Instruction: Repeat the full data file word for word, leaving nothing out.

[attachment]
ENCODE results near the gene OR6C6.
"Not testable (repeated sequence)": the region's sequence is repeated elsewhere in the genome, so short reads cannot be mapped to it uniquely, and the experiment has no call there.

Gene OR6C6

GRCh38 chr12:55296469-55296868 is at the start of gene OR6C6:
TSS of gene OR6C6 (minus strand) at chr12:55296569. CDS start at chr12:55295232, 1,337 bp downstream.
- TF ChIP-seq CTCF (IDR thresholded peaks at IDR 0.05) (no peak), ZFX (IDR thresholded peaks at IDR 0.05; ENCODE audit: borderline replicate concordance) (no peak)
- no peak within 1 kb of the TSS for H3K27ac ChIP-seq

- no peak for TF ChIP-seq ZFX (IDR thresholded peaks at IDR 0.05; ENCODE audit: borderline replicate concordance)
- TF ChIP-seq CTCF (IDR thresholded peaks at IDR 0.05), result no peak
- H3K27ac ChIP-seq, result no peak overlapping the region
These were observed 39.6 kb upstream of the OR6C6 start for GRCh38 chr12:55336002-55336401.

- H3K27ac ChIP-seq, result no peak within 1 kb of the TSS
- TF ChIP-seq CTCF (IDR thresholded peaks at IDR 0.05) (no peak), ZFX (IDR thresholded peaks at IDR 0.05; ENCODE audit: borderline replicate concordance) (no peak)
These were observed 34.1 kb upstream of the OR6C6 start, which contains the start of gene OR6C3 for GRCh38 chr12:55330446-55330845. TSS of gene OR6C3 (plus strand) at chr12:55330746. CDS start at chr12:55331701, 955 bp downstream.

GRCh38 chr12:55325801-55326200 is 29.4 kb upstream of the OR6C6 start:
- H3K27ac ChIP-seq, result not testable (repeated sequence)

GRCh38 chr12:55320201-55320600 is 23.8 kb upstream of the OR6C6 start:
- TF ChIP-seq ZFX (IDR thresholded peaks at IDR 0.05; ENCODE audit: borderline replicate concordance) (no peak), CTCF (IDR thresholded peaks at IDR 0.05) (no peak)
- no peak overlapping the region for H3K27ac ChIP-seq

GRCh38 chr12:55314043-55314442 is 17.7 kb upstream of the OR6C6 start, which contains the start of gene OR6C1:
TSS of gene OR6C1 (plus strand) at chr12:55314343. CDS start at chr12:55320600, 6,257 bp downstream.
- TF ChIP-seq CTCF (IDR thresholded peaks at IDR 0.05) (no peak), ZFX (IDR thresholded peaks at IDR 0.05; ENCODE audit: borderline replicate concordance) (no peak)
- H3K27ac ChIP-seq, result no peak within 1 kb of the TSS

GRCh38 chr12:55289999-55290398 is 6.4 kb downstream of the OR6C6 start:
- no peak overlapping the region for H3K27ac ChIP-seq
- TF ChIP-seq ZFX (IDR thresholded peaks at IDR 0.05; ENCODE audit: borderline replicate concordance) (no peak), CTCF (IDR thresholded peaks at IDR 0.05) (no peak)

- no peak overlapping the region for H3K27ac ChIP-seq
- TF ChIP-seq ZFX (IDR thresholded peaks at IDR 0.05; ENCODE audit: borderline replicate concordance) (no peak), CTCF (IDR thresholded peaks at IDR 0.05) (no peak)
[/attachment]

ENCODE results near the gene OR6C6.
"Not testable (repeated sequence)": the region's sequence is repeated elsewhere in the genome, so short reads cannot be mapped to it uniquely, and the experiment has no call there.

Gene OR6C6

GRCh38 chr12:55296469-55296868 is at the start of gene OR6C6:
TSS of gene OR6C6 (minus strand) at chr12:55296569. CDS start at chr12:55295232, 1,337 bp downstream.
- TF ChIP-seq CTCF (IDR thresholded peaks at IDR 0.05) (no peak), ZFX (IDR thresholded peaks at IDR 0.05; ENCODE audit: borderline replicate concordance) (no peak)
- no peak within 1 kb of the TSS for H3K27ac ChIP-seq

- no peak for TF ChIP-seq ZFX (IDR thresholded peaks at IDR 0.05; ENCODE audit: borderline replicate concordance)
- TF ChIP-seq CTCF (IDR thresholded peaks at IDR 0.05), result no peak
- H3K27ac ChIP-seq, result no peak overlapping the region
These were observed 39.6 kb upstream of the OR6C6 start for GRCh38 chr12:55336002-55336401.

- H3K27ac ChIP-seq, result no peak within 1 kb of the TSS
- TF ChIP-seq CTCF (IDR thresholded peaks at IDR 0.05) (no peak), ZFX (IDR thresholded peaks at IDR 0.05; ENCODE audit: borderline replicate concordance) (no peak)
These were observed 34.1 kb upstream of the OR6C6 start, which contains the start of gene OR6C3 for GRCh38 chr12:55330446-55330845. TSS of gene OR6C3 (plus strand) at chr12:55330746. CDS start at chr12:55331701, 955 bp downstream.

GRCh38 chr12:55325801-55326200 is 29.4 kb upstream of the OR6C6 start:
- H3K27ac ChIP-seq, result not testable (repeated sequence)

GRCh38 chr12:55320201-55320600 is 23.8 kb upstream of the OR6C6 start:
- TF ChIP-seq ZFX (IDR thresholded peaks at IDR 0.05; ENCODE audit: borderline replicate concordance) (no peak), CTCF (IDR thresholded peaks at IDR 0.05) (no peak)
- no peak overlapping the region for H3K27ac ChIP-seq

GRCh38 chr12:55314043-55314442 is 17.7 kb upstream of the OR6C6 start, which contains the start of gene OR6C1:
TSS of gene OR6C1 (plus strand) at chr12:55314343. CDS start at chr12:55320600, 6,257 bp downstream.
- TF ChIP-seq CTCF (IDR thresholded peaks at IDR 0.05) (no peak), ZFX (IDR thresholded peaks at IDR 0.05; ENCODE audit: borderline replicate concordance) (no peak)
- H3K27ac ChIP-seq, result no peak within 1 kb of the TSS

GRCh38 chr12:55289999-55290398 is 6.4 kb downstream of the OR6C6 start:
- no peak overlapping the region for H3K27ac ChIP-seq
- TF ChIP-seq ZFX (IDR thresholded peaks at IDR 0.05; ENCODE audit: borderline replicate concordance) (no peak), CTCF (IDR thresholded peaks at IDR 0.05) (no peak)

- no peak overlapping the region for H3K27ac ChIP-seq
- TF ChIP-seq ZFX (IDR thresholded peaks at IDR 0.05; ENCODE audit: borderline replicate concordance) (no peak), CTCF (IDR thresholded peaks at IDR 0.05) (no peak)